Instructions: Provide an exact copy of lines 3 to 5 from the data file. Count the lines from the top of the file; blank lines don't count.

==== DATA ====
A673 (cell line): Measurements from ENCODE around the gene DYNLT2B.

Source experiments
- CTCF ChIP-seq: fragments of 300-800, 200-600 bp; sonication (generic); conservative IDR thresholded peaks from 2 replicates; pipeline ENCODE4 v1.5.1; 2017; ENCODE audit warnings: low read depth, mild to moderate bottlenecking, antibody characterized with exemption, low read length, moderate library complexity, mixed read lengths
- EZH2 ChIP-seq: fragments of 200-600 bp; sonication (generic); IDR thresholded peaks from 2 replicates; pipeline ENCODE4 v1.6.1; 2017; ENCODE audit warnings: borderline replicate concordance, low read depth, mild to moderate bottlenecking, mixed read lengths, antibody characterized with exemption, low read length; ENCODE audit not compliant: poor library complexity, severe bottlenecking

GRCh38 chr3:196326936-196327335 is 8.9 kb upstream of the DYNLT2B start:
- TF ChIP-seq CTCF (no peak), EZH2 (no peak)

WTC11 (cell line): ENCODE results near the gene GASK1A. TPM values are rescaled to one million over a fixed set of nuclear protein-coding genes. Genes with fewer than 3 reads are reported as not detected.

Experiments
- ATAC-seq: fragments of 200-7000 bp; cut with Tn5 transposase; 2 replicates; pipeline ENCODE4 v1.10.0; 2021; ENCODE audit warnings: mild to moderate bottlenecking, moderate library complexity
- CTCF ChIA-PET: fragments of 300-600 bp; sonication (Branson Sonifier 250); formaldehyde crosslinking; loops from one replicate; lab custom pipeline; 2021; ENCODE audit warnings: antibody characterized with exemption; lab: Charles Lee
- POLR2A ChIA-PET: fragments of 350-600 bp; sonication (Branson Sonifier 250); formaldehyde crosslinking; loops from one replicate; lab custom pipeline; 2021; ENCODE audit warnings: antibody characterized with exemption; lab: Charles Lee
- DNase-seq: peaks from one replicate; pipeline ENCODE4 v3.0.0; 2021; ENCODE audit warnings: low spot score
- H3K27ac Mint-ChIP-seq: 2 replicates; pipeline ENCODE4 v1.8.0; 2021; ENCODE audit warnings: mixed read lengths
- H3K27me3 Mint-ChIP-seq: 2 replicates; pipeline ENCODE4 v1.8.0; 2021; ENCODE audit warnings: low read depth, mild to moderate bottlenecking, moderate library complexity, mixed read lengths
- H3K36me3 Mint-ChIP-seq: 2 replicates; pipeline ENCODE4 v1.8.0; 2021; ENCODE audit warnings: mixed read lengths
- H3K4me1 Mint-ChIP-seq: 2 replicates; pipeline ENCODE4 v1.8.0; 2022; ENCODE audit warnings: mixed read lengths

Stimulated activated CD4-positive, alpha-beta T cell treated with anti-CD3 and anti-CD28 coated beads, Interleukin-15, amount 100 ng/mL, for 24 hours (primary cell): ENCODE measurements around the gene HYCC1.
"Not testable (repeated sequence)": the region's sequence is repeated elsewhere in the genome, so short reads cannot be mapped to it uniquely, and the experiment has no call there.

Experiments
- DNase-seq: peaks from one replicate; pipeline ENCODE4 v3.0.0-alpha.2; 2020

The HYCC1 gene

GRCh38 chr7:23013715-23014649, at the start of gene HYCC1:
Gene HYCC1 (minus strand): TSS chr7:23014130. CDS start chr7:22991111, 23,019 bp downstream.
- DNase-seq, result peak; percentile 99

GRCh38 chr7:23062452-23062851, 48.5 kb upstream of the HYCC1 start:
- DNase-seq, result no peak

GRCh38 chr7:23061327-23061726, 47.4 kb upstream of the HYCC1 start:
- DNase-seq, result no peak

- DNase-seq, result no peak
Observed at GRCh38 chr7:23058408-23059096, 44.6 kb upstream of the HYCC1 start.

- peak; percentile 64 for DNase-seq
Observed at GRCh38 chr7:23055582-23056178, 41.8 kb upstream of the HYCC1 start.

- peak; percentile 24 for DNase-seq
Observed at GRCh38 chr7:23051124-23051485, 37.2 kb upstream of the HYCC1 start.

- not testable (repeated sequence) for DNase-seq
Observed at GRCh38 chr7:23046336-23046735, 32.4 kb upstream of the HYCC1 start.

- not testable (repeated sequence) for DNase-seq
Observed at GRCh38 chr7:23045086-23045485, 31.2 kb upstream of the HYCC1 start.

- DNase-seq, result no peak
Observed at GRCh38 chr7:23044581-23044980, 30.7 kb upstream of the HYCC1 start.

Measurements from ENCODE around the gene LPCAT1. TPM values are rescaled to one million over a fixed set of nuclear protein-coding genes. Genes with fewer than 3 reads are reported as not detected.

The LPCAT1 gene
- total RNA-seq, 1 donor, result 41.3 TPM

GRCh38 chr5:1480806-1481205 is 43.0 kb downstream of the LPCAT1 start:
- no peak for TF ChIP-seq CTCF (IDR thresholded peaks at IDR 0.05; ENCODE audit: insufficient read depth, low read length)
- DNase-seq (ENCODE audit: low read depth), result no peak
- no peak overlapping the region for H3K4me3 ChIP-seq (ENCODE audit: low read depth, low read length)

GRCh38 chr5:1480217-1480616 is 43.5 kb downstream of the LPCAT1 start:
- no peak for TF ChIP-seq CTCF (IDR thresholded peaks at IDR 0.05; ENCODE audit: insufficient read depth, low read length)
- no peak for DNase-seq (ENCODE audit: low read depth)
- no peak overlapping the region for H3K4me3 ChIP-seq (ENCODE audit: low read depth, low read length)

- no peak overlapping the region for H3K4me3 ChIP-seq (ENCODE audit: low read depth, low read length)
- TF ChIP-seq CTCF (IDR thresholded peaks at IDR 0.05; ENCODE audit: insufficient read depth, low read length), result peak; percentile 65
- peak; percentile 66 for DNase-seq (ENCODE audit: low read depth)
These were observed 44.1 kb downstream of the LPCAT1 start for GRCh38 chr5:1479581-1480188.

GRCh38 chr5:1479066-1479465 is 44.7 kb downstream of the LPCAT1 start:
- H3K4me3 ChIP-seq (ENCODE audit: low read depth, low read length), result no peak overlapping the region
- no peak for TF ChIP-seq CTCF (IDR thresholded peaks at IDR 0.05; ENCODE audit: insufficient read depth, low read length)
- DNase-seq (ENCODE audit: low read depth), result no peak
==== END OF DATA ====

- CTCF ChIP-seq: fragments of 300-800, 200-600 bp; sonication (generic); conservative IDR thresholded peaks from 2 replicates; pipeline ENCODE4 v1.5.1; 2017; ENCODE audit warnings: low read depth, mild to moderate bottlenecking, antibody characterized with exemption, low read length, moderate library complexity, mixed read lengths
- EZH2 ChIP-seq: fragments of 200-600 bp; sonication (generic); IDR thresholded peaks from 2 replicates; pipeline ENCODE4 v1.6.1; 2017; ENCODE audit warnings: borderline replicate concordance, low read depth, mild to moderate bottlenecking, mixed read lengths, antibody characterized with exemption, low read length; ENCODE audit not compliant: poor library complexity, severe bottlenecking

GRCh38 chr3:196326936-196327335 is 8.9 kb upstream of the DYNLT2B start: